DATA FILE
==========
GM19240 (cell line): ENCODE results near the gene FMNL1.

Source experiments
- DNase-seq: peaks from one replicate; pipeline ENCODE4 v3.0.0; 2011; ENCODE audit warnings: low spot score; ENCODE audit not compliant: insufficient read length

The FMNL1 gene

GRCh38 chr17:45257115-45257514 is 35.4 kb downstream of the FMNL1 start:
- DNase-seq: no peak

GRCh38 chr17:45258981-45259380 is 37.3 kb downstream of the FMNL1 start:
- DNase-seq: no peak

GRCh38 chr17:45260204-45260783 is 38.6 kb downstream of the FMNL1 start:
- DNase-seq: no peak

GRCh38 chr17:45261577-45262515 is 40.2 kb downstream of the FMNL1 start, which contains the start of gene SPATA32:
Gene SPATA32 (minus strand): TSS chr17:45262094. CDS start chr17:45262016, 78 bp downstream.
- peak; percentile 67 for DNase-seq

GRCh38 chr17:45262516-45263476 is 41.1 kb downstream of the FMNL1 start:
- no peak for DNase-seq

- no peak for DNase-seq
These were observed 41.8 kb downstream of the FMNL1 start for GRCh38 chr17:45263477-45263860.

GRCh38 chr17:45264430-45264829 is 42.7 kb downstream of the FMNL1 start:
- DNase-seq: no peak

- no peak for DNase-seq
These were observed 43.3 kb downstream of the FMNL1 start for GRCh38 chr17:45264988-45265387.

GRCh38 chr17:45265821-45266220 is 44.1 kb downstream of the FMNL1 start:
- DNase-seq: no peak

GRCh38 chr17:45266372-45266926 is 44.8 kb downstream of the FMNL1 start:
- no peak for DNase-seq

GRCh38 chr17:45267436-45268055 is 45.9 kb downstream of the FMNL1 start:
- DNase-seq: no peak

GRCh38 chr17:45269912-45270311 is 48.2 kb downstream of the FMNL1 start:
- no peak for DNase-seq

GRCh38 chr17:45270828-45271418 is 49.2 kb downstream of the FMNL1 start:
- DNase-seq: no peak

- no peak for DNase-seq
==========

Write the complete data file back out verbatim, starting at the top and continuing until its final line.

GM19240 (cell line): ENCODE results near the gene FMNL1.

Source experiments
- DNase-seq: peaks from one replicate; pipeline ENCODE4 v3.0.0; 2011; ENCODE audit warnings: low spot score; ENCODE audit not compliant: insufficient read length

The FMNL1 gene

GRCh38 chr17:45257115-45257514 is 35.4 kb downstream of the FMNL1 start:
- DNase-seq: no peak

GRCh38 chr17:45258981-45259380 is 37.3 kb downstream of the FMNL1 start:
- DNase-seq: no peak

GRCh38 chr17:45260204-45260783 is 38.6 kb downstream of the FMNL1 start:
- DNase-seq: no peak

GRCh38 chr17:45261577-45262515 is 40.2 kb downstream of the FMNL1 start, which contains the start of gene SPATA32:
Gene SPATA32 (minus strand): TSS chr17:45262094. CDS start chr17:45262016, 78 bp downstream.
- peak; percentile 67 for DNase-seq

GRCh38 chr17:45262516-45263476 is 41.1 kb downstream of the FMNL1 start:
- no peak for DNase-seq

- no peak for DNase-seq
These were observed 41.8 kb downstream of the FMNL1 start for GRCh38 chr17:45263477-45263860.

GRCh38 chr17:45264430-45264829 is 42.7 kb downstream of the FMNL1 start:
- DNase-seq: no peak

- no peak for DNase-seq
These were observed 43.3 kb downstream of the FMNL1 start for GRCh38 chr17:45264988-45265387.

GRCh38 chr17:45265821-45266220 is 44.1 kb downstream of the FMNL1 start:
- DNase-seq: no peak

GRCh38 chr17:45266372-45266926 is 44.8 kb downstream of the FMNL1 start:
- no peak for DNase-seq

GRCh38 chr17:45267436-45268055 is 45.9 kb downstream of the FMNL1 start:
- DNase-seq: no peak

GRCh38 chr17:45269912-45270311 is 48.2 kb downstream of the FMNL1 start:
- no peak for DNase-seq

GRCh38 chr17:45270828-45271418 is 49.2 kb downstream of the FMNL1 start:
- DNase-seq: no peak

- no peak for DNase-seq